Having threadworms is common in childhood, but anyone of any age can be affected. Threadworms are not harmful, but they can be itchy and annoying or they can go unnoticed in some people.
Threadworms are small, thin, white worms between 2mm and 13mm long, that look like cotton threads and live in your bowel. Strict hygiene measures can help clear up a threadworm infection and reduce the likelihood of reinfection.
To treat threadworms successfully, all household members must be treated, even if they don't have any symptoms.
How do you get threadworms?
Threadworms are spread from human to human. They are not carried by animals so don't come from pets. Threadworms are spread easily within families, creches and daycare centres, schools, and camps. If one person in your family has threadworms, others probably do too.
- Most people get threadworms by swallowing the worm's eggs. Threadworms leave your gut at night and lay eggs on the skin around your anus (bottom). The eggs can get onto your hands or under your fingernails through scratching the itchy area or because of poor handwashing after using the toilet.
- You can pass them on to an uninfected person, for example through food handling.
- Threadworm eggs can also get onto carpets, bed linen, towels, flannels and into household dust and in this way, they are passed from person to person.
- It may be between 2 and 6 weeks after contact with a source of infection before the life cycle is complete and eggs are laid in the newly infected person.
What are the signs of threadworms?
The most common sign of threadworms is itching around the anus (bottom), which is worse at night. This is because the worms are most active at night. In some instances, the worms can be seen in the stool (poo) or on toilet paper. Other signs include bedwetting, restless sleep, loss of appetite, and irritability. Many people with a threadworm infection have no symptoms.
How is threadworm infection diagnosed?
The most obvious way an infection is diagnosed is if the threadworms can be seen in the stool (poo) or on toilet paper. But, if this is not the case your doctor may ask you to do a sticky tape test to confirm the presence of threadworms. To do this you press some clear see-through tape on to the skin around your anus (bottom) first thing in the morning, before wiping or bathing. You then place the tape on a glass slide or put it in a specimen container. The tape is then sent to the laboratory to be looked at under a microscope to see if any threadworm eggs are stuck to it.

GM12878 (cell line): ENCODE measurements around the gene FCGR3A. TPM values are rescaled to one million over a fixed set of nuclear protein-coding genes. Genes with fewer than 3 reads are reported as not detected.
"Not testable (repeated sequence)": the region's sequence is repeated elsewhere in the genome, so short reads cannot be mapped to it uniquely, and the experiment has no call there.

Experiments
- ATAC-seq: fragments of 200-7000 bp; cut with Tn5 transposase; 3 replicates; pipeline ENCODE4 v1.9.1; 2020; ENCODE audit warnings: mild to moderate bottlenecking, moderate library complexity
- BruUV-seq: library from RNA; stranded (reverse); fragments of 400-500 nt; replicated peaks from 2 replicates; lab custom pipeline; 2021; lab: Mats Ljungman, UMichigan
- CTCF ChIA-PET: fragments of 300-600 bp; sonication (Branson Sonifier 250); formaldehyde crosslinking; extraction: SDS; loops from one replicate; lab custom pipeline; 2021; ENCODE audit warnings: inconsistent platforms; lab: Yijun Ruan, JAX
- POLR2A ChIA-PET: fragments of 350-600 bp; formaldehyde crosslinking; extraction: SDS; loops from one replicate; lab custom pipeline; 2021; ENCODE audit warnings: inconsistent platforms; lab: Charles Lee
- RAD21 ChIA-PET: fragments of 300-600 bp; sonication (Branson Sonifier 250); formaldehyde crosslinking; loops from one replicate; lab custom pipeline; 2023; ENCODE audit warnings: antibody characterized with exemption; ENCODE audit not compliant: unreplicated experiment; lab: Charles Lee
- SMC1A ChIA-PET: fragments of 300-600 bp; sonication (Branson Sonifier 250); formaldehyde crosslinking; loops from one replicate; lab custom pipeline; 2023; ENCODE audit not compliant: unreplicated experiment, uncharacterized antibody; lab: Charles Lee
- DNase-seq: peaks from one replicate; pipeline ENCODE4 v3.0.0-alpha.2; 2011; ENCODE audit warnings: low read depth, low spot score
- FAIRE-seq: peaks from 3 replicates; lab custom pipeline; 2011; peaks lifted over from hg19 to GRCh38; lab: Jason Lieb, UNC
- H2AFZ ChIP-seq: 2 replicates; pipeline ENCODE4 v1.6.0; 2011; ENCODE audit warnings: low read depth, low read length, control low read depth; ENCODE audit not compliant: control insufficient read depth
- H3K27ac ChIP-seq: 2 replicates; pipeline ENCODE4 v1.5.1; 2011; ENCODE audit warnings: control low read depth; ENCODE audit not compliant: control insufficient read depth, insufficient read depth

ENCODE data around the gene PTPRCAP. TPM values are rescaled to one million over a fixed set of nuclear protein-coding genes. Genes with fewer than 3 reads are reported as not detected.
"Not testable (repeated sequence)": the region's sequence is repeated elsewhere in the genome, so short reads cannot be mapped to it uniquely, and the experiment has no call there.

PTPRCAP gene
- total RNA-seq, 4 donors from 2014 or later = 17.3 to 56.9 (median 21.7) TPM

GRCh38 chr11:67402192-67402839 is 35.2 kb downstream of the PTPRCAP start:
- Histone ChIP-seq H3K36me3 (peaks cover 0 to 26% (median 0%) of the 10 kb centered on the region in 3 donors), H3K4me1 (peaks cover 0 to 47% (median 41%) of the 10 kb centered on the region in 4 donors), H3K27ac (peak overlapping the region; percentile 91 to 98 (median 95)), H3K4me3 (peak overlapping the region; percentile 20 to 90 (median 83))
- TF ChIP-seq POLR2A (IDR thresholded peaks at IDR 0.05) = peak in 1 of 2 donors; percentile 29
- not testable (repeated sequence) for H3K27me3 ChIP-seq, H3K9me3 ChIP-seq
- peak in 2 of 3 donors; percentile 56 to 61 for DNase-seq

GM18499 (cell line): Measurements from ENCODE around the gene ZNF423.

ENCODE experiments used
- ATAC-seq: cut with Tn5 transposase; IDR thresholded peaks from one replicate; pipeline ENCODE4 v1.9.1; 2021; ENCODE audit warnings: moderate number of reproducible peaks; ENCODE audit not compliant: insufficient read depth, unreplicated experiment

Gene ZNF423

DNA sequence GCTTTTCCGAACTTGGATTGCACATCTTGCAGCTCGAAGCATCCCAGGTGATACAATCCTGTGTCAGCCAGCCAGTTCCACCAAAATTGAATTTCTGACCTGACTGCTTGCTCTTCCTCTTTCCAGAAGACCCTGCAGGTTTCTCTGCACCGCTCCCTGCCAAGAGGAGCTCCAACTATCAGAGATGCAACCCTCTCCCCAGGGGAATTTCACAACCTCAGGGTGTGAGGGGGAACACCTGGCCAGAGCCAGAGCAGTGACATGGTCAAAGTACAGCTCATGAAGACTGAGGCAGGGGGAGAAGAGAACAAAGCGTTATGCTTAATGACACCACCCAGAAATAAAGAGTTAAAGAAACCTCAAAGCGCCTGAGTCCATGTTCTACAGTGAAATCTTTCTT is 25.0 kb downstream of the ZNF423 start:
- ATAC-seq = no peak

How is a threadworm infection treated?
In most cases, a threadworm infection can be treated with strict hygiene measures. This also reduces the likelihood of reinfection. Medication to treat a threadworm infection can be bought over the counter from your local pharmacy or prescribed by your GP.
It's important to limit your chances of getting threadworms and of spreading them to others.
- Wash your hands carefully and often.
- Avoid scratching around your anus.
- Keep your fingernails short.
- Wash your clothes and bedding regularly.
- Bathe and change your underwear every day.
- Avoid sharing a bathtub or sharing face cloths.
- Vacuum your carpets often.
You can buy worm medication such as mebendazole from your pharmacy. This medication will kill the worms in your gut but will not kill the eggs that have been laid around your anus (bottom). Eggs can survive for up to 2 weeks outside your body, on underwear or bedding, and in dust, so proper hygiene measures are important.
- All household members, including adults and those without symptoms, should be treated with worm medicine at the same time.
- It is recommended you take 2 doses of mebendazole – one dose initially and another dose 2 weeks later.
- Read more about mebendazole.
When to see your GP?
In most cases, you won’t need to see your GP. However, if you are pregnant or breastfeeding and have threadworms, or if your child is under 2 years old and has threadworms, then you should see your GP. This is because the recommended treatment in these circumstances is usually isn't the same as different from that recommended for most other people.
Threadworms Regional Public Health, Greater Wellington Region
Pinworms DermNet, New Zealand